The Portland City Council voted unanimously to allow the city manager to join a renewable energy consortium and commit to purchasing a certain amount of electricity from it.

The consortium was made possible after state law was changed to allow municipalities and other commercial energy users to receive cash credits for using solar energy, rather than only kilowatt hour credits. Officials say this is the first consortium of its kind in the state.

Troy Moon, the city’s sustainability coordinator, has said the city could save $500,000 a year in energy costs once the solar arrays are developed for the city and other consortium members, including L.L. Bean, the University of Maine System and Nestle Waters.

It also would allow the city to make progress toward its goals of using 100 percent renewable energy and eliminating carbon emissions by 2040 or sooner.

An attorney who represented the city in negotiating the agreement said current market conditions are favorable to saving money through net energy billing credits, but she warned the council that the 20-year contract is not without risks.

“Again, (there’s) a lot of risk,” Aga Dixon said. “Some of this is speculative.”

But city councilors said there is inherent risk in all energy markets and that joining the consortium is a risk worth taking, especially if the city wants to reach its goal of being carbon neutral by 2040.

“There is a risk – it’s unavoidable,” Councilor Justin Costa said. “But if we mean what we say in that we’re trying to green our city and make use of renewable and solar energy, this is what that actually means. There is no other way.”

The energy would be provided almost entirely by new solar projects.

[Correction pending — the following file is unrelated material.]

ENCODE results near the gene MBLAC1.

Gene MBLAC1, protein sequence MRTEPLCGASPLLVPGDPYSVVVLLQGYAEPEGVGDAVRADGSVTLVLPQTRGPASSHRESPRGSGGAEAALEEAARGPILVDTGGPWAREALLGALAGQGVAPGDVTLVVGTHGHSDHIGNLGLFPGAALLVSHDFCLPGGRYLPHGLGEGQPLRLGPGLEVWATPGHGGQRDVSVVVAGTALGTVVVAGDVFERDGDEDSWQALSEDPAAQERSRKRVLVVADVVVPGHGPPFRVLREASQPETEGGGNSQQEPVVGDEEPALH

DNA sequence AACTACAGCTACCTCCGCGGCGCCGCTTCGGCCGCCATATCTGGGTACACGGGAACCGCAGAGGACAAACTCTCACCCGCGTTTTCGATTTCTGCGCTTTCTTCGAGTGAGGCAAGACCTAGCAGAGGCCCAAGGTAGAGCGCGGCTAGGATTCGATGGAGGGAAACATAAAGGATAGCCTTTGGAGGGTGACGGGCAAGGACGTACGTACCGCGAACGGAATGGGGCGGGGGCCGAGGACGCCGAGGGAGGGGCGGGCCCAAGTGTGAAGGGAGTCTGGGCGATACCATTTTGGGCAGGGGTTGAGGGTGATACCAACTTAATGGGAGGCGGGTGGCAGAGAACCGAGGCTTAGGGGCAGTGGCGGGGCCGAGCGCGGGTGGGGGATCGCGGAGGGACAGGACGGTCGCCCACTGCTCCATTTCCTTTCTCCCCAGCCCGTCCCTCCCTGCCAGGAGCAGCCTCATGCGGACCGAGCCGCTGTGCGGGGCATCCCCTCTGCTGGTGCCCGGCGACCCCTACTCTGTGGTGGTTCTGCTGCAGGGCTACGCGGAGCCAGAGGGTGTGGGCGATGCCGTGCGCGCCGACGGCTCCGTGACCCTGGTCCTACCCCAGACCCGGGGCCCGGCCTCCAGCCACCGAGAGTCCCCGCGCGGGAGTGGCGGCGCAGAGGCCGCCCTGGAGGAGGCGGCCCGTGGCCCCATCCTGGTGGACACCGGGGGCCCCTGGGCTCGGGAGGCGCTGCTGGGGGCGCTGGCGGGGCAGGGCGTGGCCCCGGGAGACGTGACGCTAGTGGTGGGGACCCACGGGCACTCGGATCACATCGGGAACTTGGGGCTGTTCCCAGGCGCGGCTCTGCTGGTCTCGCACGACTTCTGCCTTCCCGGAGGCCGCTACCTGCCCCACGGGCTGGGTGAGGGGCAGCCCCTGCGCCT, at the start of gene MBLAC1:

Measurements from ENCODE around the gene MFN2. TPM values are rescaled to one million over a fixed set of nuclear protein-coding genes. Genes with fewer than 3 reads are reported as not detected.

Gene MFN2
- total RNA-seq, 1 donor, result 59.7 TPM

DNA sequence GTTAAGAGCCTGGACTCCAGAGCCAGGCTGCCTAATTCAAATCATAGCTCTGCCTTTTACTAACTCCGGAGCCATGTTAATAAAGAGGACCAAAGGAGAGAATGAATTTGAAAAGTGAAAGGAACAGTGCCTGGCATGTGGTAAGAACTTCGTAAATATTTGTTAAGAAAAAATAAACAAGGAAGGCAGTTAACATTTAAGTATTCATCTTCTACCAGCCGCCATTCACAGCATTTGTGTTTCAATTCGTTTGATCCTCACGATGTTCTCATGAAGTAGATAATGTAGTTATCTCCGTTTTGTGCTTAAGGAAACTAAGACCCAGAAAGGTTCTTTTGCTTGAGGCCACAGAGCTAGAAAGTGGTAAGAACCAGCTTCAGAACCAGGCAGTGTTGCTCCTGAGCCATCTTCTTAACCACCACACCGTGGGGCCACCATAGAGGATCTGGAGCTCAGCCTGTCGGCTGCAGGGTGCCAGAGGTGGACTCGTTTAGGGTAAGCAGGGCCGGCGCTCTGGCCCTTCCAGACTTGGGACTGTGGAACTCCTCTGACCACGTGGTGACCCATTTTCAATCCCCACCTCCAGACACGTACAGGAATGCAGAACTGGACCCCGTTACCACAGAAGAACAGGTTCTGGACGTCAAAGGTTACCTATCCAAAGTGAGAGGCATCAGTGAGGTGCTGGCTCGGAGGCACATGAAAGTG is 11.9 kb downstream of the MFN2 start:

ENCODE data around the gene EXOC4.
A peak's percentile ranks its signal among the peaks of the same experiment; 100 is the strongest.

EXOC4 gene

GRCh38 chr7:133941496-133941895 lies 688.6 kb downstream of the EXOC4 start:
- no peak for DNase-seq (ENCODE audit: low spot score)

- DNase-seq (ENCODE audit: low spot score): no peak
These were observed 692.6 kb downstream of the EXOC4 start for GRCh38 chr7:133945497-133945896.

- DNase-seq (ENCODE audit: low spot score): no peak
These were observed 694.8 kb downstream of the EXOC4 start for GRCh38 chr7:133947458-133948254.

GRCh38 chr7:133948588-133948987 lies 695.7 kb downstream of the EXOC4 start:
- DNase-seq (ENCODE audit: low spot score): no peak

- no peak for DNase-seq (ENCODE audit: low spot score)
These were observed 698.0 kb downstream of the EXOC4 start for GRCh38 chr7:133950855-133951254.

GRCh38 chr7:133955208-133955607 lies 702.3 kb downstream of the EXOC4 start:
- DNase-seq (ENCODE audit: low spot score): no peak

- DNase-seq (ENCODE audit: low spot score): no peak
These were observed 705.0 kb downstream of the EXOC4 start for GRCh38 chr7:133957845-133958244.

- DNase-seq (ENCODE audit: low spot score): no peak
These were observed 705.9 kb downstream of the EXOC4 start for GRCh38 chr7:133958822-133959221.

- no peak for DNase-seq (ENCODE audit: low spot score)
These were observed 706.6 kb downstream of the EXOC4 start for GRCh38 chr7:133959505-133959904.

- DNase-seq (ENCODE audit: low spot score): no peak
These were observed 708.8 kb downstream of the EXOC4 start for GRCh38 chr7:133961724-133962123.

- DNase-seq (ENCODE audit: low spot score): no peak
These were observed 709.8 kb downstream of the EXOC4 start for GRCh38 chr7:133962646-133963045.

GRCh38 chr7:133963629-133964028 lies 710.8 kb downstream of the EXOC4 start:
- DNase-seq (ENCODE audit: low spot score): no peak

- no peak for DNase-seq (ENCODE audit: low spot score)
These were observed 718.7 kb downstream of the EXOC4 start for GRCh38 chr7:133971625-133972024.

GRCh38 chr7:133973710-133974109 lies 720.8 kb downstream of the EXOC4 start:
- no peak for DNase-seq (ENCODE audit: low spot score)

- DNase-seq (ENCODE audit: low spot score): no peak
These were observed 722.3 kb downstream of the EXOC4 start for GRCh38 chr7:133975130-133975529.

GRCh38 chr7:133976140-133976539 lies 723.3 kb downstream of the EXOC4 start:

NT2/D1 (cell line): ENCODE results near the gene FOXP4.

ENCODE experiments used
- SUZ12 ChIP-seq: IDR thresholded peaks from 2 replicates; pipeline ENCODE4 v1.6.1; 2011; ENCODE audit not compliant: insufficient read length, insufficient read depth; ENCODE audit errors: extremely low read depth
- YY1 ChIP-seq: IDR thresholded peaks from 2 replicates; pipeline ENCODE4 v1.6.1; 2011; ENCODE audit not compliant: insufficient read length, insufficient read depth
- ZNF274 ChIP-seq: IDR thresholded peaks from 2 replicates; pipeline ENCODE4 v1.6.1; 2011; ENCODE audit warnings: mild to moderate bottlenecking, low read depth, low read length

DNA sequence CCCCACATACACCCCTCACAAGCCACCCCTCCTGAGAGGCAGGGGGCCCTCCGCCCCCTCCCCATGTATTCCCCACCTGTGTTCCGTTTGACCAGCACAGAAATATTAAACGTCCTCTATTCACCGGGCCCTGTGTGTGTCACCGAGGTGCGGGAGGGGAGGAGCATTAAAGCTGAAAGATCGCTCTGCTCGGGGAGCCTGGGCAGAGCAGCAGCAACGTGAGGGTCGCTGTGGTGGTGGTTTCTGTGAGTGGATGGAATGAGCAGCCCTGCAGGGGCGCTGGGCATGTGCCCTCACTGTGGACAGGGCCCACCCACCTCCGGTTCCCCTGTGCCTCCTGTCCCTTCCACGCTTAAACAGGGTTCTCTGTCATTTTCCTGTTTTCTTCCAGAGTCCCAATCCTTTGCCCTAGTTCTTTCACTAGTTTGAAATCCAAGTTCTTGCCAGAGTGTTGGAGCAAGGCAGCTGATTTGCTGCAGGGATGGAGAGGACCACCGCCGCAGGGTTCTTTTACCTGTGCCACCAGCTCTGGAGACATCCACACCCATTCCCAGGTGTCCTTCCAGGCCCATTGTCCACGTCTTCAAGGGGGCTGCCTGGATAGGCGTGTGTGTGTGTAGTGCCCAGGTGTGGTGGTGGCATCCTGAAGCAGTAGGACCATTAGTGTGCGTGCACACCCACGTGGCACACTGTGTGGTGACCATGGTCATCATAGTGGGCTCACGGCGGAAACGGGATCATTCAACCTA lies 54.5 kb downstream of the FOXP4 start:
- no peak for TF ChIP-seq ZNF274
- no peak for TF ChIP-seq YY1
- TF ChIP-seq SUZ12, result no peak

The consortium was assembled by the Portland-based Competitive Energy Service, which received solar farm proposals from 19 developers, representing 119 separate projects, in response to its request for proposals for renewable energy providers, according to the city. State law limits the size of each solar farm to 5 megawatts, or 20-25 acres.

Once the solar farms are developed, Portland expects to purchase 20 million kilowatt hours of electricity a year, which would provide two-thirds of the power used by all city and school operations.

By contrast, the 4-acre solar farm the city recently built on the Ocean Avenue landfill provides 1.2 million kilowatt hours of electricity annually, roughly enough to power City Hall and Merrill Auditorium.

About a half dozen people, including several students, spoke on behalf of the proposal.

“These (sustainability) goals are meaningless without tangible action,” said Sarah Pierce, a Casco Bay High School student and member of the Solarize Portland, a student-led group looking to add solar panels to schools. 

The council voted 8-0 in support with Councilor Nicholas Mavodones absent.


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